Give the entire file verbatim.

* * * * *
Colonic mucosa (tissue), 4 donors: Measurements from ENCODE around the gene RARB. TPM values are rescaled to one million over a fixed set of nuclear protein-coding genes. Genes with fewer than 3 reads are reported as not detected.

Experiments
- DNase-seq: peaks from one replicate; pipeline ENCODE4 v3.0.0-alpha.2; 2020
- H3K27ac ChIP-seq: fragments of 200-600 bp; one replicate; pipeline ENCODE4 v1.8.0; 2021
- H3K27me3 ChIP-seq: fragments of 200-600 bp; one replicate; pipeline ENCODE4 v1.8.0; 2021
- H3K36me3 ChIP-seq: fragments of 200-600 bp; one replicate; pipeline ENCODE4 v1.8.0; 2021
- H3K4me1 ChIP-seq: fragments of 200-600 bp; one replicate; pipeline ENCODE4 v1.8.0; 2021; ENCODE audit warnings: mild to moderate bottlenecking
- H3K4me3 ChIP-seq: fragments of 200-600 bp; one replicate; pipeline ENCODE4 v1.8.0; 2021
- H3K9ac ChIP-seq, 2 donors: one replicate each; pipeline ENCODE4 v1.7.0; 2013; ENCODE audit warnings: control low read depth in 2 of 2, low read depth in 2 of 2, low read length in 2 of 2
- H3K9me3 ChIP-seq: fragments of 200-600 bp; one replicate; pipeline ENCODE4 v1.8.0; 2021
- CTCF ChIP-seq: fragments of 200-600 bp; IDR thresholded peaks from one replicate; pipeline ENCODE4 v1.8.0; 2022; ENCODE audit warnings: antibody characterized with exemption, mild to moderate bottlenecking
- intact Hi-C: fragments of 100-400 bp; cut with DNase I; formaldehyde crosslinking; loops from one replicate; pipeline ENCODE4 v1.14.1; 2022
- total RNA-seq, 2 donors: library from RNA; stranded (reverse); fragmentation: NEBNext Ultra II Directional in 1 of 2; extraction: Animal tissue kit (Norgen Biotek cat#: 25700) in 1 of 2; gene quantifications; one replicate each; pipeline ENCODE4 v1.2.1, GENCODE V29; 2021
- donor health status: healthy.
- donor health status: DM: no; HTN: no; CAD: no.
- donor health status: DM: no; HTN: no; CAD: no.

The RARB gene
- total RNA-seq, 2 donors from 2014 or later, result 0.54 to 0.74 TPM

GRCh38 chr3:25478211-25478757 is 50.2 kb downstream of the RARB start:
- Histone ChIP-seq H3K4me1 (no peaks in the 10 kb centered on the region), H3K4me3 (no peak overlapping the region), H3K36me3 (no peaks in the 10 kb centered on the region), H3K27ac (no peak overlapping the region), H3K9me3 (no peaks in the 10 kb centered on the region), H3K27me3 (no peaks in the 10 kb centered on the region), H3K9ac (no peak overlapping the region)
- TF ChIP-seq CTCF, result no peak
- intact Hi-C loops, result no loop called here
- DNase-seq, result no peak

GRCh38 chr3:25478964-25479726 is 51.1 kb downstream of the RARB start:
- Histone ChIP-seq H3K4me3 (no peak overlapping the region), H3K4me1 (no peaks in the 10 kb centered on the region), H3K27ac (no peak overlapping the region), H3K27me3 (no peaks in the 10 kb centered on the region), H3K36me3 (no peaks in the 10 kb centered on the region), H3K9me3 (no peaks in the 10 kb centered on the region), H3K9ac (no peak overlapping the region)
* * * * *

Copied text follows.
Colonic mucosa (tissue), 4 donors: Measurements from ENCODE around the gene RARB. TPM values are rescaled to one million over a fixed set of nuclear protein-coding genes. Genes with fewer than 3 reads are reported as not detected.

Experiments
- DNase-seq: peaks from one replicate; pipeline ENCODE4 v3.0.0-alpha.2; 2020
- H3K27ac ChIP-seq: fragments of 200-600 bp; one replicate; pipeline ENCODE4 v1.8.0; 2021
- H3K27me3 ChIP-seq: fragments of 200-600 bp; one replicate; pipeline ENCODE4 v1.8.0; 2021
- H3K36me3 ChIP-seq: fragments of 200-600 bp; one replicate; pipeline ENCODE4 v1.8.0; 2021
- H3K4me1 ChIP-seq: fragments of 200-600 bp; one replicate; pipeline ENCODE4 v1.8.0; 2021; ENCODE audit warnings: mild to moderate bottlenecking
- H3K4me3 ChIP-seq: fragments of 200-600 bp; one replicate; pipeline ENCODE4 v1.8.0; 2021
- H3K9ac ChIP-seq, 2 donors: one replicate each; pipeline ENCODE4 v1.7.0; 2013; ENCODE audit warnings: control low read depth in 2 of 2, low read depth in 2 of 2, low read length in 2 of 2
- H3K9me3 ChIP-seq: fragments of 200-600 bp; one replicate; pipeline ENCODE4 v1.8.0; 2021
- CTCF ChIP-seq: fragments of 200-600 bp; IDR thresholded peaks from one replicate; pipeline ENCODE4 v1.8.0; 2022; ENCODE audit warnings: antibody characterized with exemption, mild to moderate bottlenecking
- intact Hi-C: fragments of 100-400 bp; cut with DNase I; formaldehyde crosslinking; loops from one replicate; pipeline ENCODE4 v1.14.1; 2022
- total RNA-seq, 2 donors: library from RNA; stranded (reverse); fragmentation: NEBNext Ultra II Directional in 1 of 2; extraction: Animal tissue kit (Norgen Biotek cat#: 25700) in 1 of 2; gene quantifications; one replicate each; pipeline ENCODE4 v1.2.1, GENCODE V29; 2021
- donor health status: healthy.
- donor health status: DM: no; HTN: no; CAD: no.
- donor health status: DM: no; HTN: no; CAD: no.

The RARB gene
- total RNA-seq, 2 donors from 2014 or later, result 0.54 to 0.74 TPM

GRCh38 chr3:25478211-25478757 is 50.2 kb downstream of the RARB start:
- Histone ChIP-seq H3K4me1 (no peaks in the 10 kb centered on the region), H3K4me3 (no peak overlapping the region), H3K36me3 (no peaks in the 10 kb centered on the region), H3K27ac (no peak overlapping the region), H3K9me3 (no peaks in the 10 kb centered on the region), H3K27me3 (no peaks in the 10 kb centered on the region), H3K9ac (no peak overlapping the region)
- TF ChIP-seq CTCF, result no peak
- intact Hi-C loops, result no loop called here
- DNase-seq, result no peak

GRCh38 chr3:25478964-25479726 is 51.1 kb downstream of the RARB start:
- Histone ChIP-seq H3K4me3 (no peak overlapping the region), H3K4me1 (no peaks in the 10 kb centered on the region), H3K27ac (no peak overlapping the region), H3K27me3 (no peaks in the 10 kb centered on the region), H3K36me3 (no peaks in the 10 kb centered on the region), H3K9me3 (no peaks in the 10 kb centered on the region), H3K9ac (no peak overlapping the region)